The commissioners will also hold a briefing at 3 p.m. to discuss the county’s COVID-19 response and other topics. The full agenda and supporting documents for the regular meeting can be found at this link.

In a change from previous protocols, in-person public comment will be accepted at the start of the meeting. Those planning to comment must sign up online or call 828-250-4001 by Monday, May 3, at 3 p.m. Commenters will be required to leave the meeting after speaking to the board.

Commenters can also register to speak via Zoom. Regardless of medium, all commenters will receive three minutes to address the board.

Both the briefing and regular meeting will be livestreamed on the county’s Facebook page and will subsequently be available via YouTube.

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About Daniel Walton
Daniel Walton is the Assistant Editor of Mountain Xpress, regularly contributing to coverage of Western North Carolina's government, environment and health care. His work has previously appeared in Capital at Play, Edible Asheville, and the Citizen-Times, among other area publications. Follow me @DanielWWalton

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7 thoughts on “Buncombe proposes Juneteenth as new county holiday

  1. Enlightened Enigma

    So wonderful that Republicans were able to free the SLAVES from those in the original party of SLAVERY and the KKK.

    • James

      So glad the Dems kicked them out and the GQP joyfully took them in and made them feel at home.

      Remind us again of the last Dem presidential candidate endorsed by the Klan? And if the GOP was for ending slavery and anti-racist tell us again why the GQP is the party defending Vance and his monument to treason and racism these days and the Dems are opposed?

  2. Enlightened Enigma

    We haven’t seen democrackkks this mad since we FREED their SLAVES ! roflmao !!!

  3. Enlightened Enigma

    Who are the members of the Buncombe Co Equity and Inclusion ‘workgroup’ ? We need their names and contacts now! If they are not working to consolidate the school systems for equity and inclusion then their work is for naught and bullshit…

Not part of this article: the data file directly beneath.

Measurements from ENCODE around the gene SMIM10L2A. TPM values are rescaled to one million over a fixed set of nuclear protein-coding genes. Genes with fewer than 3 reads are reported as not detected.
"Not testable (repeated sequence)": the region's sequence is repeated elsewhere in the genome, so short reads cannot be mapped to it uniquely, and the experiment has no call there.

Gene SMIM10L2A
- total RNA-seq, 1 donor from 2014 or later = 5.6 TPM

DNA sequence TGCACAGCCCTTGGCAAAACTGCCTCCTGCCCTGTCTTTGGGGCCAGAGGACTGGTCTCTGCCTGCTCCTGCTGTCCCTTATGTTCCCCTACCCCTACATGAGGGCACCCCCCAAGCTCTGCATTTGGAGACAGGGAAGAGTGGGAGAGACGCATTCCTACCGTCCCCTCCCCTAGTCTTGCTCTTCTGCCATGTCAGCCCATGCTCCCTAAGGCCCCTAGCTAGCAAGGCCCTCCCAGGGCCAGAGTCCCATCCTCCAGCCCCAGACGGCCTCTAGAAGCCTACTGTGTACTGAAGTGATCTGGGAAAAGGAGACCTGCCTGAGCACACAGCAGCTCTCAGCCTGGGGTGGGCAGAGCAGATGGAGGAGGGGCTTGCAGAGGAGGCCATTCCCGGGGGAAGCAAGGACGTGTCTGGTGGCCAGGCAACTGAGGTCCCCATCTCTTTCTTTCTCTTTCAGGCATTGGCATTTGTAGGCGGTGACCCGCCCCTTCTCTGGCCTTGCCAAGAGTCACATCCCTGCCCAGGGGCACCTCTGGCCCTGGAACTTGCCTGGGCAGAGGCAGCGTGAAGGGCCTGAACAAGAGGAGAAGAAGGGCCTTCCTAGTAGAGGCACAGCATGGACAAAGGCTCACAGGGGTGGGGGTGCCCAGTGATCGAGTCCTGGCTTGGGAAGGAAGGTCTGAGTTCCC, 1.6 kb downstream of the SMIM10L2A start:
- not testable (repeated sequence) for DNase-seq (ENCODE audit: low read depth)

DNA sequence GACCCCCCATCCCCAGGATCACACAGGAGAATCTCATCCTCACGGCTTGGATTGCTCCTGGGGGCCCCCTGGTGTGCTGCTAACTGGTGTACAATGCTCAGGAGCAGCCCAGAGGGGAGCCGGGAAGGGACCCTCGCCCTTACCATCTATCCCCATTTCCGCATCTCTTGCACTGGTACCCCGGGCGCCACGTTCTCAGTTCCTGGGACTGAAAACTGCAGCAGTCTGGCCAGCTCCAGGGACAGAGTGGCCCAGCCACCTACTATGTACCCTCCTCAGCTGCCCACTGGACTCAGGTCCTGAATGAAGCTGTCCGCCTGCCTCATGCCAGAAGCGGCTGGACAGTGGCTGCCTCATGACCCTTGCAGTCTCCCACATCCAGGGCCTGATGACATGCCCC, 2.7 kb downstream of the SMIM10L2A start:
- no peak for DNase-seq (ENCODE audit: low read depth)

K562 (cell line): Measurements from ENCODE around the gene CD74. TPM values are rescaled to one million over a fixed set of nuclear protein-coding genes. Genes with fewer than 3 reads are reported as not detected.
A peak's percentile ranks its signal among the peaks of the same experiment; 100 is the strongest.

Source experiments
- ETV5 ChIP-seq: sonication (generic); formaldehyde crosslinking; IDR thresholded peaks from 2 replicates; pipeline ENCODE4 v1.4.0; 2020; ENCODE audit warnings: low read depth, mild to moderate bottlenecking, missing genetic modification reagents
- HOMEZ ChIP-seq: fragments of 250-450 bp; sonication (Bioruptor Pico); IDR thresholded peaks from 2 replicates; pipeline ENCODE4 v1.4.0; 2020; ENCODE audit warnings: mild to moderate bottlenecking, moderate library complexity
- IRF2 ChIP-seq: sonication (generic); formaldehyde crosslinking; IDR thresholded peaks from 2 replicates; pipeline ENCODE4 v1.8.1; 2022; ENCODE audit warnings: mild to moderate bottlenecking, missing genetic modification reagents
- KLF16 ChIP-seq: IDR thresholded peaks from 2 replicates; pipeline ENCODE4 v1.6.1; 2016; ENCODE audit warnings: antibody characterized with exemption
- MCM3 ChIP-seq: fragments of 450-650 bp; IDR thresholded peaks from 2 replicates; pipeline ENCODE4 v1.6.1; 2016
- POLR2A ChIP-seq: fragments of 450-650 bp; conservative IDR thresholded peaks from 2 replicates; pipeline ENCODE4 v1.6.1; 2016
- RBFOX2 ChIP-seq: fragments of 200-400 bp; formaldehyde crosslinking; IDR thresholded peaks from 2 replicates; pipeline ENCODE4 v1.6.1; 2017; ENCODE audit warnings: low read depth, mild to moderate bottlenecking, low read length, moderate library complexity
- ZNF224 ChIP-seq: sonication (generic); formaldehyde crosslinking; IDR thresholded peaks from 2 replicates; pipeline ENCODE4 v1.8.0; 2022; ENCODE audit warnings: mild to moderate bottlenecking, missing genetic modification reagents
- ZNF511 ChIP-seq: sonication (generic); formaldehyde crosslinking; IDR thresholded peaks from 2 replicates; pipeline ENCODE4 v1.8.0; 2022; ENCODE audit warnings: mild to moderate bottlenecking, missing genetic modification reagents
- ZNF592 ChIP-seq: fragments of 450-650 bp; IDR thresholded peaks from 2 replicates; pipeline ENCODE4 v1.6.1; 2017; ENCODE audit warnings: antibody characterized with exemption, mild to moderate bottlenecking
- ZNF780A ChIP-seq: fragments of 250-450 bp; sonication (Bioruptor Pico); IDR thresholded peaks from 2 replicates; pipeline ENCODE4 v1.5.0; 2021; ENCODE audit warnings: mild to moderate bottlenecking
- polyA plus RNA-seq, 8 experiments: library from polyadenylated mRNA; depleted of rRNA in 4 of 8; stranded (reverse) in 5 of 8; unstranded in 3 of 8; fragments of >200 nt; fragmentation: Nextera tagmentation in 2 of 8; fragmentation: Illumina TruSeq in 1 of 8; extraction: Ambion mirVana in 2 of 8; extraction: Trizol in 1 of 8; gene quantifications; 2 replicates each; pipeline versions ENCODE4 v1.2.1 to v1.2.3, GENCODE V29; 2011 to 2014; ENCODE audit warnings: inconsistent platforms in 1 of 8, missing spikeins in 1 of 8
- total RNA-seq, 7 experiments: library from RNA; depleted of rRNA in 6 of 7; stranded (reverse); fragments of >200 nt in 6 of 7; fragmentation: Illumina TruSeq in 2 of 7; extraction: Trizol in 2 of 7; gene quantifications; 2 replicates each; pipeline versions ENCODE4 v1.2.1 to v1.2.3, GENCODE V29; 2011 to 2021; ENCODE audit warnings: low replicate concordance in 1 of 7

Who are these people ? names/ contacts?

  4. Roger

    Funny how it is found to be that the most radical of responders to X-press articles about race excuse racist slurs from the “left” when they are used to denigrate the widely-respected Black congressman from South Carolina, Sen. Tim Scott, after his rebuttal to the President’s address this past week. The most reactionary of these radical-left activists see only one side of any issue, and even that view is so narrowly focused that any citizen concerned about progress and fairness quickly understands that these “righteous” responders don’t know enough about the historical facts to argue in a manner that deserves serious consideration and debate. Invariably, there are those few who (among the many who might otherwise join the “discussion” but won’t bother to engage because of the this profound ignorance) ridicule adult-level comments. From my view, the two-party system encourages juvenile mentality and participation over matters that those of us who are unaffiliated with either side would prefer to debate in the open-market of ideas, and do so for the sake of progress and equality. Those of weak-mind and radical engagement would rather tear down the town and rip up the Constitution, and then threaten anyone who attempts to interject common-sense views. Calling Senator Tim Scott “Uncle Tim” because of his common-sense response to Biden’s remarks this past week exposes the radical-left for the weak-minded, narrow views they espouse and exposes these extremists for the racist politics they practice for short-sighted gains.